David Rosenberg of the Jewish Socialist Group has written another excellent reply to the latest round of smears. Rosenberg himself has been the subject of smear attacks and protests by ultra-rightwing Zionists. A few days ago Jonathan Hoffman, a former leader of the Zionist Federation, was doing his usual schtick of marching around screaming about anti-Semitism in protest at a talk Mr Rosenberg was given to the East London Humanists. Whom he also accused of anti-Semitism, because they’re militant atheists and are anti-Judaism. Well yes, they are. They are also anti-Christianity, anti-Islam, anti-Hinduism, and anti-religion generally. That does not mean that they stand for the persecution of Jews, or Christians, Muslims, Hindus or anyone else. As for Rosenberg being an anti-Semite himself, his piece, ‘Who’s Afraid of Jeremy Corbyn’, begins with him describing a journey he made as part of a group of sixty people on a four day educational visit to Poland. It was organised by Unite Against Racism and many of the people on it were trade unionists and members of the Labour party. They also ranged from sixth former to older people, including Holocaust survivors, some of whose terrible experiences he briefly describes. Rosenberg was a speaker at the event, but before he did, they were treated to a message by Jeremy Corbyn. It was not electioneering, but a private message, meant for the travelers alone. Rosenberg writes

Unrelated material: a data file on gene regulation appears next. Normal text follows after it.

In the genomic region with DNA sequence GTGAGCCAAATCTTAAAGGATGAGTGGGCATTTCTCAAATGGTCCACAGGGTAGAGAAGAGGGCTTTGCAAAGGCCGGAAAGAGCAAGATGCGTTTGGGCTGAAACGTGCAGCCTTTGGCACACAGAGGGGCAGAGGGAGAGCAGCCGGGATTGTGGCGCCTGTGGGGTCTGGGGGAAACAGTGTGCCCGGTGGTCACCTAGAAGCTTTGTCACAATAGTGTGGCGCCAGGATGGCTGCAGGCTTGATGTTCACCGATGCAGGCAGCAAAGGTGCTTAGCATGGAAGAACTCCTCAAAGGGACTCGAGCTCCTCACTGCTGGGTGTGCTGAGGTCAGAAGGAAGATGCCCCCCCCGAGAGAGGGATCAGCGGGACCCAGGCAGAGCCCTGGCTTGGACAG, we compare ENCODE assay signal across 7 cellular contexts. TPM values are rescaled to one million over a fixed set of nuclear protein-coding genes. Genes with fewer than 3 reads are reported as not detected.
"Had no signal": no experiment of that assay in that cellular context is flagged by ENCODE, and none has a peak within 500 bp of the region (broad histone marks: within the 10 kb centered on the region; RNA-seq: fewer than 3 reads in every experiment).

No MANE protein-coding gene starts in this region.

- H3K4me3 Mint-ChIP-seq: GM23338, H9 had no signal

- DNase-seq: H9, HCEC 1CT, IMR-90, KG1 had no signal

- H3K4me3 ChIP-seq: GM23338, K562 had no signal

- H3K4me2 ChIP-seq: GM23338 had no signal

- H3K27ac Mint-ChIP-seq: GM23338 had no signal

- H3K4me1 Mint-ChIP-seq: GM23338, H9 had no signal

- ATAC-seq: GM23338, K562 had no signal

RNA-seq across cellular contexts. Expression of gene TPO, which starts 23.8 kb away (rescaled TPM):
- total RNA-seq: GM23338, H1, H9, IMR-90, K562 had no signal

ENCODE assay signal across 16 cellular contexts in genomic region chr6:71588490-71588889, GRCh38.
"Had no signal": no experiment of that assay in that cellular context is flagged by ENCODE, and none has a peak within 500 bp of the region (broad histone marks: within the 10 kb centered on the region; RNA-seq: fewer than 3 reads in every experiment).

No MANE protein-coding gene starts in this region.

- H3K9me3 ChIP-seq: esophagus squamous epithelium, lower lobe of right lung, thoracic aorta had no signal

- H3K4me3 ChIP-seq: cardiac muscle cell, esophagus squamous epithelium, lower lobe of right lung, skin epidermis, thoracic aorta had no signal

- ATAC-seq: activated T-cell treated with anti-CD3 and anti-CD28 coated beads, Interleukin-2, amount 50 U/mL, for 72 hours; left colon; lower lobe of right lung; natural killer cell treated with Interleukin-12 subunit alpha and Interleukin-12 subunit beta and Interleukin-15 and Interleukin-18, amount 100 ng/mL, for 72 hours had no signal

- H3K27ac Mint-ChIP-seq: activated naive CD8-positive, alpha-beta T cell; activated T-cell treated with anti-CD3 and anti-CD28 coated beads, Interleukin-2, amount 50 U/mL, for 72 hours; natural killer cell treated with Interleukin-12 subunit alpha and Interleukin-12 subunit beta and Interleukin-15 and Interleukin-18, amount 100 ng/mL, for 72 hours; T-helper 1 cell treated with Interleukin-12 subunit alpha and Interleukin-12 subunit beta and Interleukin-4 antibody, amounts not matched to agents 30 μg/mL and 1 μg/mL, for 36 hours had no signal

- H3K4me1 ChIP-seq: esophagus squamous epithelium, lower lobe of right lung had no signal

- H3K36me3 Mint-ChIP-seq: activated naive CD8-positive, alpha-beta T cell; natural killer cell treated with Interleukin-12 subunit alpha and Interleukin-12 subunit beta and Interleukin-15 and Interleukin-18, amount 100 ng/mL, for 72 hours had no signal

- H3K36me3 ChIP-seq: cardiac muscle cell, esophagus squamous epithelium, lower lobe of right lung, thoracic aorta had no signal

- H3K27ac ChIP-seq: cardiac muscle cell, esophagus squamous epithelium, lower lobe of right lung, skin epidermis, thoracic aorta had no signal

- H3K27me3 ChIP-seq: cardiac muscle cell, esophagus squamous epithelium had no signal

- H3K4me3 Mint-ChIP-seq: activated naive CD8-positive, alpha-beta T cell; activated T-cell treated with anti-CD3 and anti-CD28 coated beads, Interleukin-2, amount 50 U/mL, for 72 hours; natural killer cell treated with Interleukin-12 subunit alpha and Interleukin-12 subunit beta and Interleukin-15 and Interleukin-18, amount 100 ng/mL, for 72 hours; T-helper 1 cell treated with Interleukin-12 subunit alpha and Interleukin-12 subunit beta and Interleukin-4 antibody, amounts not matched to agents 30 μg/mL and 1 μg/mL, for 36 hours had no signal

But just before I spoke, we watched a video message that had been filmed in one of theScreen Shot 2019-11-06 at 17.22.31 busiest weeks of Jeremy Corbyn’s year. The election had only just been called but he found time to record a message to wish our group well on our visit. This was not electioneering. This was not a social media post to be broadcast by Labour’s Press Team for sharing far and wide. It was simply a private, personal, heartfelt message to our group, from someone who has spent their life confronting racism and fascism and posing an alternative to hatred.